"Despite the great value that business culture often places on an intellect devoid of emotion, our emotions are, in a very real sense, more powerful than our intellect." p27

"As our radar for emotional emergencies, the amygdala can commandeer other parts of the brain, including rational centers in the neocortex, for immediate action if it perceives a threat." p28

"... a neurological superhighway that helps to orchestrate thought and feeling.  The emotional intelligence competencies, so crucial for leadership, hinge on the smooth operation of this prefronotal–limbic circuitry." p29

"... the main tasks of a leader are to generate excitement, optimism, and passion for the job ahead, as well as to cultivate an atmosphere of cooperation and trust." p29

"Each of the four domains of emotional intelligence—self-awareness, self-management, social awareness, and relational management—adds a crucial set of skills for resonant leadership." p30

"In short, self-awareness facilitates both empathy and self-management, and these two, in combination, allow effective relationship management  EI leadership, then, builds up from a foundation of self-awareness." p30

"Self-awareness—often overlooked in business settings—is the foundation for the rest." p30

Chapter 3: The Neuroanatomy of Leadership

"One of the most powerful and most direct ways to make that resonant brain-to-brain connection, remember, is through laughter." p33

"The artful use of laughter typifies effective leadership.  That doesn't mean that you should always avoid disagreements or conflicts." p34

"The data linking leadership effectiveness to laughter come from hundreds of actual incidents." p34

"The most effective leaders, then, use humor more freely, even when things are tense, sending positive messages that shift the underlying emotional tone of the interaction." p35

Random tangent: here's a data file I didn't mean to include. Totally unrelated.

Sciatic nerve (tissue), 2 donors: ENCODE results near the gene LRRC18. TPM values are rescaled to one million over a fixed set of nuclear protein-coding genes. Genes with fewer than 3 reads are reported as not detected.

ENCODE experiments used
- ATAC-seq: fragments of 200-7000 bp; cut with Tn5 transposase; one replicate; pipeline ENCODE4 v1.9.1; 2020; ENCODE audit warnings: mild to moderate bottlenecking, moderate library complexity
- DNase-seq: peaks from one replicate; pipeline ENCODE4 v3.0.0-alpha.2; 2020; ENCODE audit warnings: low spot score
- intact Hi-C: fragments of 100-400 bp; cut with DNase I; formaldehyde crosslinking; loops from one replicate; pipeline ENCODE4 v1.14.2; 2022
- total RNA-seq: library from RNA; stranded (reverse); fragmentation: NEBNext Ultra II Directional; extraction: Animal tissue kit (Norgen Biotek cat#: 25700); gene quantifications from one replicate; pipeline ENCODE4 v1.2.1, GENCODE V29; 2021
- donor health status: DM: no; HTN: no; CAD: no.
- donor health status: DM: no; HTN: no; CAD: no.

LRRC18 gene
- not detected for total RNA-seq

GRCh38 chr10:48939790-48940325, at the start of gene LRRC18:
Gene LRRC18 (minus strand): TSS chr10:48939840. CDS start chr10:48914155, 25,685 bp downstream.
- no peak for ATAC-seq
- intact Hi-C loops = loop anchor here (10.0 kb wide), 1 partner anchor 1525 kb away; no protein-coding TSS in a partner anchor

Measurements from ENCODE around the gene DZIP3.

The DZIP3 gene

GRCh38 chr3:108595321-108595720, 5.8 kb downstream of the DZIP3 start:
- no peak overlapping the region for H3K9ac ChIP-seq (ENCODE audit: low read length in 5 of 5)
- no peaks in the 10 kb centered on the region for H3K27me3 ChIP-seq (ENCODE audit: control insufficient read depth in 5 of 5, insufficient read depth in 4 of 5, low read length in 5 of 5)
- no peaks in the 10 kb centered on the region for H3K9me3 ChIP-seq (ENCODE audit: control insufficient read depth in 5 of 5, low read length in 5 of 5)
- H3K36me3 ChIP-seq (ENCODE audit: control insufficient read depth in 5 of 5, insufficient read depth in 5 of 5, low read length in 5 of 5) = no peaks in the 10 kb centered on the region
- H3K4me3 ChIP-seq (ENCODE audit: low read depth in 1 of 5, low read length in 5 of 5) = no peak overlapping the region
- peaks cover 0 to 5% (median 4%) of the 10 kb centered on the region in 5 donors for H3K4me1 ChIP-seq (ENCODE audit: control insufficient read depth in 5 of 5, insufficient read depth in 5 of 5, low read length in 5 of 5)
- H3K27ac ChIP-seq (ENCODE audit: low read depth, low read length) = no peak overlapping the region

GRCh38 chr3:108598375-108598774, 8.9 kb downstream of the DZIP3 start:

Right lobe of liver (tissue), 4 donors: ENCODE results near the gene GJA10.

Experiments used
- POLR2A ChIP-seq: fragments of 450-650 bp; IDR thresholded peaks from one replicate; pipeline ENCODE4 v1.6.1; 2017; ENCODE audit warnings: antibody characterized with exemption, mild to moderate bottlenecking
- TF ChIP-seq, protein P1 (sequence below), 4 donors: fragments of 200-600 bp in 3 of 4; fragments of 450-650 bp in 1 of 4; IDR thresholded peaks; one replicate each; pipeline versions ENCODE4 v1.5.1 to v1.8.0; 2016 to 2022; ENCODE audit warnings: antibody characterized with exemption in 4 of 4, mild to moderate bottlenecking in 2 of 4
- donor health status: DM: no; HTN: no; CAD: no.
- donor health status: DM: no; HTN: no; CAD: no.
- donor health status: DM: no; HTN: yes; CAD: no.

"... a leadership 'competency model' to identify, train, and promote likely stars." p35

"Four competencies of emotional intelligence—but not a single technical or purely cognitive competency—emerged as the unique strengths of the stars: the drive to achieve results, the ability to take initiative, skills in collaboration and teamwork, and the ability to lead teams." p36

"As Max Weber argued a century ago, institutions that endure thrive not because of one leader's charisma, but because they cultivate leadership throughout the system." p36

"The researchers evaluated this talent  pool through the lens of the leadership competencies assessed in the ECI (Emotional Competence Inventory), a 360-degree measure of emotional intelligence in leadership." p37

"These EI competencies are not innate talents, but learned abilities, each of which has a unique contribution to making leaders more resonant, and therefore more effective." p38

Emotional Intelligence Domains and
Associated Competencies
These capabilities determine how manage ourselves.
These capabilities determine how we manage relationships.
  • Emotional self-awareness
    • Reading one's own emotions and recognizing their impact; using "gut sense" to guide decisions
  • Accurate self-assessment
    • Knowing one's strengths and limits
  • Self-confidence
    • A sound sense of one's self-worth and capabilities
 Social Awareness
  • Empathy
    • Sensing other's emotions, understanding their perspective, and taking active interest in their concerns
  • Organizational awareness
    • Reading currents, decision networks, and politics at the organizational level
  • Service
    • Recognizing and meeting follower, client, or customer needs
  • Emotional self-control
    • Keeping disruptive emotions and impulses under control
  • Transparency
    • Displaying honesty and integrity; trustworthiness
  • Adaptability
    • Flexibility in adapting to changing situations or overcoming obstacles